It’s time for the Marmot Lodge’s annual report.
Not much has changed since our fraternal order’s founding in the summer of 2007. But let’s run the numbers.
Meetings held: 0.
Dues requirements: 0.
Misappropriation of funds scandals: 0.
Sex scandals: 0.
Disciplinary hearings involving conduct of the sergeant-at-arms: 0.
Parents angry because their kid did not receive a lodge scholarship: 0.
Social functions involving too much beer and underage exotic dancers: 0.
Parade floats: 0.
Secret handshakes exchanged: 1.
Softball teams sponsored: 0.
Volunteer hours required: 0.
Disputes over who will bring the potato salad to the annual picnic: 0.
Annual picnics: 0.
What to say to a kid who announces she/he wants to be a veterinarian: 1. “Cool. That’s absolutely one of the best things a person can be.” 2. “Well, your grades need to improve. A lot.” 3. “Do you have any idea how hard it is to get into a vet school?” 4. “Are you prepared to incur a serious amount of debt to pay for your education and then confront the reality of relatively modest compensation expectations?” 5. “Fine. But if you think liking furry animals is all it takes, there’s a good chance you are not smart enough to fulfill your laudable dream.” 6. “The fact that you want to help our fellow creatures who cannot talk to us about their symptoms makes me want to give you a hug. But you are aware, aren’t you, that not every story involving sick, injured or abused pets has a happy ending?” 7. “Go for it.”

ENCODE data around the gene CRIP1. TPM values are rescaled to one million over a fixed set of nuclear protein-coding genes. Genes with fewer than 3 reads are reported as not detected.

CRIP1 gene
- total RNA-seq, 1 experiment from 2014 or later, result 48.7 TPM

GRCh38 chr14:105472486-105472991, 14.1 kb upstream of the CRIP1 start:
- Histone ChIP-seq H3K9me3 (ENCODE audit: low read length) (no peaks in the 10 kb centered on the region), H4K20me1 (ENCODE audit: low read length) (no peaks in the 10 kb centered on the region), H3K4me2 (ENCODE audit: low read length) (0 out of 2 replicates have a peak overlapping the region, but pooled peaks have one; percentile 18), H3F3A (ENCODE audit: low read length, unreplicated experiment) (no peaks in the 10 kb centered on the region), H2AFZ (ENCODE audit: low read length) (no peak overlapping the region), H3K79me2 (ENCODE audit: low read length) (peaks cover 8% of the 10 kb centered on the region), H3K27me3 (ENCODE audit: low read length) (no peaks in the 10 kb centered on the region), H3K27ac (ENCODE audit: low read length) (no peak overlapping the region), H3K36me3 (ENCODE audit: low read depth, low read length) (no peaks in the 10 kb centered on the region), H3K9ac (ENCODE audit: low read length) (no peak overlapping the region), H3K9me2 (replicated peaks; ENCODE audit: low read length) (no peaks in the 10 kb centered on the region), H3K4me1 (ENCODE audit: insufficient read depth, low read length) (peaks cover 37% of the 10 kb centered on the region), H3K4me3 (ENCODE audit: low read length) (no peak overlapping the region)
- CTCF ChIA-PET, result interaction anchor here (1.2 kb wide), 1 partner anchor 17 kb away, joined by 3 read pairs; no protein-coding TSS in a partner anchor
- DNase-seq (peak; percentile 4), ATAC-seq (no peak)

Actors you don’t usually like: Karen Buck said she finds Russell Crowe and Billy Bob Thornton repulsive. But she thought the former was perfect for his role in “Les Miserables” and that the latter was good in “Armageddon.”
Ordinarily, Debbie Miller can’t take Jack Nicholson. But she gives a thumbs-up to his performance in “Mars Attacks!”
Warm-up question: Anyone ever been carded after insisting he or she is eligible for the 55-or-older discount?
Today’s Slice question: Any thoughts about the way people with asthma are portrayed in movies?
sponsored According to two 2015 surveys, 62 percent of Americans do not have enough savings to handle an unexpected emergency, much less any long-term plans.